# The Double Earring

The double earring consists of two copies of the  usual infinite earring $\mathbb{E}$ adjoined by an arc. Specifically, one many construct it as:

$X=\left(\bigcup_{n\in\mathbb{N}}C_n\right)\cup \left([-1,0]\times \{0\}\right)\cup \left(\bigcup_{n\in\mathbb{N}}D_n\right)$

where $C_n$ and $D_n$ are the circle of radius $1/n$ centered at $(1/n,0)$ and $(-1-1/n,0)$ respectively.

The double earring

Topological Properties:  Planar, 1-dimensional, path-connected, locally path-connected, compact metric space.

Fundamental Group: Using the van Kampen Theorem, one can show that $\pi_1(X)$ is isomorphic to the free product of the earring group $\pi_1(\mathbb{E})$ with itself, i.e. $\pi_1(\mathbb{E})\ast \pi_1(\mathbb{E})$. It is an interesting and non-obvious fact that this fundamental group is not isomorphic to $\pi_1(\mathbb{E})$ itself.

Fundamental Group Properties: Uncountable, residually free, torsion free, locally free, locally finite.

Higher homotopy groups: $\pi_n(X)=0$ for $n \geq 2$, i.e. this space is aspherical.

Homology groups: $\widetilde{H}_n(X)=\begin{cases} \mathbb{Z}^{\mathbb{N}}\oplus\mathbb{Z}^{\mathbb{N}}/\bigoplus_{\mathbb{N}}\mathbb{Z}, & n=1 \\ 0, & n \neq 1 \end{cases}$

$H_1(X)$ is isomorphic (but not naturally) to $H_1(\mathbb{E})$.

Cech Homotopy groups: $\check{\pi}_n(X)=\begin{cases} \varprojlim_{n}F_{2n}, & n=1 \\ 0, & n \neq 1 \end{cases}$

Cech Homology groups: $\check{H}_n(X)=\begin{cases} \mathbb{Z}, & n=0 \\ \mathbb{Z}^{\mathbb{N}}, & n=1 \\ 0, & n \geq 2 \end{cases}$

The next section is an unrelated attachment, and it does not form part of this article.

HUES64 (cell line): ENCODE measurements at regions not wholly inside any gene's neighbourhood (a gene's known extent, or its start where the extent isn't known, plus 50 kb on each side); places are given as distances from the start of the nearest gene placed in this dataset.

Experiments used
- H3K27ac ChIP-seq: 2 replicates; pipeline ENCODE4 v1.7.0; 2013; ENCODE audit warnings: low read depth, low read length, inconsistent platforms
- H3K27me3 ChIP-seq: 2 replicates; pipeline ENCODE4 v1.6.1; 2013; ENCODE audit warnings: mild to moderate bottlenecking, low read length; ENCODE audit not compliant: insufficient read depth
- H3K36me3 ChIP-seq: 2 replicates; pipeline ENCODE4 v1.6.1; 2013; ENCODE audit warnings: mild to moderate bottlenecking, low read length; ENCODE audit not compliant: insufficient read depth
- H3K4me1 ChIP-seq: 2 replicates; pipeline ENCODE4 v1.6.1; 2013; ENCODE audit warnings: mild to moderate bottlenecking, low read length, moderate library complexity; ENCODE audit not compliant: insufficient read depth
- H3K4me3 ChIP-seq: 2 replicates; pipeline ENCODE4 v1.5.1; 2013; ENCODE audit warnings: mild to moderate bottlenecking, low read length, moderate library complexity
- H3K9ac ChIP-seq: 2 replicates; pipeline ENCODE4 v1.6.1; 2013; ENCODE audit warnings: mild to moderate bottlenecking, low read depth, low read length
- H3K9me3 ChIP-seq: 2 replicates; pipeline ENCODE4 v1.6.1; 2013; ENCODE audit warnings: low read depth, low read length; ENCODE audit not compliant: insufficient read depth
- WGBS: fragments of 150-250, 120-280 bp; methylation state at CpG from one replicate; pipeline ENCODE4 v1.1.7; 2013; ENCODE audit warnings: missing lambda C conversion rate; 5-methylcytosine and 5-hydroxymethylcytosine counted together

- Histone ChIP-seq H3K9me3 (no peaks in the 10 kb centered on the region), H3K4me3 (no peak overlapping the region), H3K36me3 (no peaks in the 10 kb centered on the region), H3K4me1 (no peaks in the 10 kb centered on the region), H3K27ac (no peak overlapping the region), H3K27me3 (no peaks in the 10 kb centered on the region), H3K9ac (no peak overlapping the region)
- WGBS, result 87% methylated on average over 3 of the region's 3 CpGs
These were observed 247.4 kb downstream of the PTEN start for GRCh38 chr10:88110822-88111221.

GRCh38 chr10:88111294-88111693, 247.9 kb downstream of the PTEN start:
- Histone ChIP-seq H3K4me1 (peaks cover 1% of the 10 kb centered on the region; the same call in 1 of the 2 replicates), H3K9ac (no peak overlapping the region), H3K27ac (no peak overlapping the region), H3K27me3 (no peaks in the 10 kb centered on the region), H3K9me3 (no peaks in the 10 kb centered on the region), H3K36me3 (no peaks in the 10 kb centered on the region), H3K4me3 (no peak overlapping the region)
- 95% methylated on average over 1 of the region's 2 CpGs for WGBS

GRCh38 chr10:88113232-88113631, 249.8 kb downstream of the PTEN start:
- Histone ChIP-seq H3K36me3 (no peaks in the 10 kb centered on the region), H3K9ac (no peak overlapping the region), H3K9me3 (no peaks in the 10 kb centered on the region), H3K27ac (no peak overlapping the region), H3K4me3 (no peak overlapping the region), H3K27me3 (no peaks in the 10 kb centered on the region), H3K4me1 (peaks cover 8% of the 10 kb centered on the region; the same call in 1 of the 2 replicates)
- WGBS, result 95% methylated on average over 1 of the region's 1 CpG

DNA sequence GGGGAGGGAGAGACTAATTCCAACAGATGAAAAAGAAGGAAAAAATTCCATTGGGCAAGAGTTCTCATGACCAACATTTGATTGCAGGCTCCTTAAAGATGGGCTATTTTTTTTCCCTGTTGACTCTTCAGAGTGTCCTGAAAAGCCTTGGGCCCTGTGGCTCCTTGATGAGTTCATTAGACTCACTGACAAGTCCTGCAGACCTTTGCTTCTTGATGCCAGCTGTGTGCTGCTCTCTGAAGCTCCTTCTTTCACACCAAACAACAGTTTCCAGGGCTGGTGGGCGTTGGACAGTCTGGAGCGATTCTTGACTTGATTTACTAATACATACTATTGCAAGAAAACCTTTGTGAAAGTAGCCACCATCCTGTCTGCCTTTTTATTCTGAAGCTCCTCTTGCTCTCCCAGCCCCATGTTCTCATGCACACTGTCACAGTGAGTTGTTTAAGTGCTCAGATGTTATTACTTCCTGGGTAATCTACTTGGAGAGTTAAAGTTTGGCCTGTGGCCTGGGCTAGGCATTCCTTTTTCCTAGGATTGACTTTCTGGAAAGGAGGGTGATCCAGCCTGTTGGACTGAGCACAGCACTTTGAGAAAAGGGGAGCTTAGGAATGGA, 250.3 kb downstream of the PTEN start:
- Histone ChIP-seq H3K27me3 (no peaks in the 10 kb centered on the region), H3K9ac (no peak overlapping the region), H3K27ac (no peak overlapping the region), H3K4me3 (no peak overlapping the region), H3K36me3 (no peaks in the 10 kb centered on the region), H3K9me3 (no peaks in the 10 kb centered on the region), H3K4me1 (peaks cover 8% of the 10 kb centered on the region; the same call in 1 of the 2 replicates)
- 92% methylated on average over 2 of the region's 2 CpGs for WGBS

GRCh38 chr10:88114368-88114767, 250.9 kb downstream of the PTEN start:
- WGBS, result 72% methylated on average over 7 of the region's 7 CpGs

We have a summand of $\mathbb{Z}^{\mathbb{N}}$ in $\check{H}_1(X)$ for both copies of $\mathbb{E}$ in $X$. However, $\mathbb{Z}^{\mathbb{N}}\cong \mathbb{Z}^{\mathbb{N}}\oplus \mathbb{Z}^{\mathbb{N}}$.

Wild Set/Homotopy Type: The 1-wild set is the two-point discrete set $\mathbf{w}(X)={(0,0),(-1,0)}$. Since the homotopy type of the 1-wild set is a homotopy invariant, one can see from this that $X$ is not homotopy equivalent to $\mathbb{E}$. In fact, any map $f:X\to \mathbb{E}$ which induces an injection on $\pi_1$ must map both wild points of $X$ to the wild-point of $\mathbb{E}$ and then $f$ cannot induce a surjection on $\pi_1$ using standard alternating infinite product arguments.

Other Properties:

• Semi-locally simply connected: No, not at $(0,0)$ nor $(-1,0)$.
• Traditional Universal Covering Space: No
• Generalized Universal Covering Space: Yes
• Homotopically Hausdorff: Yes
• Strongly (freely) homotopically Hausdorff: Yes
• Homotopically Path-Hausdorff: Yes
• $1$$UV_0$: Yes
• $\pi_1$-shape injective: Yes

References:

[1] J.W. Cannon, G.R. Conner, On the fundamental groups of one-dimensional spaces, Topology Appl. 153 (2006) 2648–2672.